This image of the planet Neptune was obtained during the testing of the Narrow-Field adaptive optics mode of the MUSE/GALACSI instrument on ESO’s Very Large Telescope.
A new adaptive optics mode called laser tomography makes extremely sharp images of distant objects possible.
Adaptive optics is a technique to compensate for the blurring effect of the Earth’s atmosphere, also known as astronomical seeing, which is a big problem faced by all ground-based telescopes. The same turbulence in the atmosphere that causes stars to twinkle to the naked eye results in blurred images of the Universe for large telescopes. Light from stars and galaxies becomes distorted as it passes through our atmosphere, and astronomers must use clever technology to improve image quality artificially.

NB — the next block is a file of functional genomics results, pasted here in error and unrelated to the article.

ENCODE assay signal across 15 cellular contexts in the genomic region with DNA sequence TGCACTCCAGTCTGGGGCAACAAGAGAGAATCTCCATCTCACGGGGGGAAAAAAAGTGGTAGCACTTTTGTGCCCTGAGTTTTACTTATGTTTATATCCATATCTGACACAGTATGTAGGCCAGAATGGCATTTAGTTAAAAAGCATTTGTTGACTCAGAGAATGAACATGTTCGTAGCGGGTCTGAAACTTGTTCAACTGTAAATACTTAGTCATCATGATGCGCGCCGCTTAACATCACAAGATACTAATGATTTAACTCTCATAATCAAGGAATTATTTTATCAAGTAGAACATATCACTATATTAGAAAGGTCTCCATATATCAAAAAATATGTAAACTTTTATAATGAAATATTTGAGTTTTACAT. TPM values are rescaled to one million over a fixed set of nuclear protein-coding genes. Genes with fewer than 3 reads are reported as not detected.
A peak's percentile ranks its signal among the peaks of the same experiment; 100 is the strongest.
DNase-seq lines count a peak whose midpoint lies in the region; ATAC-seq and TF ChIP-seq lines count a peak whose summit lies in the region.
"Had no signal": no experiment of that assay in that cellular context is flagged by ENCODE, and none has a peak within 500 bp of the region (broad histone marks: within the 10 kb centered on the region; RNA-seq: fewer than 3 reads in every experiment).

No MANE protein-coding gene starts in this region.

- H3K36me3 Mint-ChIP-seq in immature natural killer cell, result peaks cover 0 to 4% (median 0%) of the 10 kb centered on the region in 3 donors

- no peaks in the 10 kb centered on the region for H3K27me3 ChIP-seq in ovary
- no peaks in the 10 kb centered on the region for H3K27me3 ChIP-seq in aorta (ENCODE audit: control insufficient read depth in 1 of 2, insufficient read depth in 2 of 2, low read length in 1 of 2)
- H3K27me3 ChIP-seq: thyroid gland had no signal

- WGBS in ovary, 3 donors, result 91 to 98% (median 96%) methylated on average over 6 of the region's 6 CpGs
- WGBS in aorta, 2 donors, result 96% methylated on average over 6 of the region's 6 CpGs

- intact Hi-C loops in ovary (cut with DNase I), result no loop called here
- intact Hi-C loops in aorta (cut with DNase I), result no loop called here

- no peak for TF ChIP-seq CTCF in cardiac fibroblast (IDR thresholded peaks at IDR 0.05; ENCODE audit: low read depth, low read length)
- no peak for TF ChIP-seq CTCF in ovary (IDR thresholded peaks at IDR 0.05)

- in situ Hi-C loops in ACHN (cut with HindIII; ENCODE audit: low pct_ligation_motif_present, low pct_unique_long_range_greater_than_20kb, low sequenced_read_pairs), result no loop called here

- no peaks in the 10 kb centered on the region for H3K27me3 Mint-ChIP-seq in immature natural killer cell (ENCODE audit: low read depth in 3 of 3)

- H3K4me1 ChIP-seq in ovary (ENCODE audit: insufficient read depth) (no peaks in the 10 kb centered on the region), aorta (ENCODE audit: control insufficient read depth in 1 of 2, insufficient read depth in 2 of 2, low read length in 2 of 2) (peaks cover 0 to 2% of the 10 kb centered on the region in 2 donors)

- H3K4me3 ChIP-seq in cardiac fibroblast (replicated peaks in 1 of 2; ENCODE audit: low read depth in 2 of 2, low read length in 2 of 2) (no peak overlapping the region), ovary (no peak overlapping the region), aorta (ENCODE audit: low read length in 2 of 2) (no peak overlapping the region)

To achieve this four brilliant lasers are fixed to the telescope that project columns of intense orange light 30 centimetres in diameter into the sky, stimulating sodium atoms high in the atmosphere and creating artificial Laser Guide Stars. Adaptive optics systems use the light from these “stars” to determine the turbulence in the atmosphere and calculate corrections one thousand times per second, commanding the thin, deformable secondary mirror of of the telescope to constantly alter its shape, correcting for the distorted light.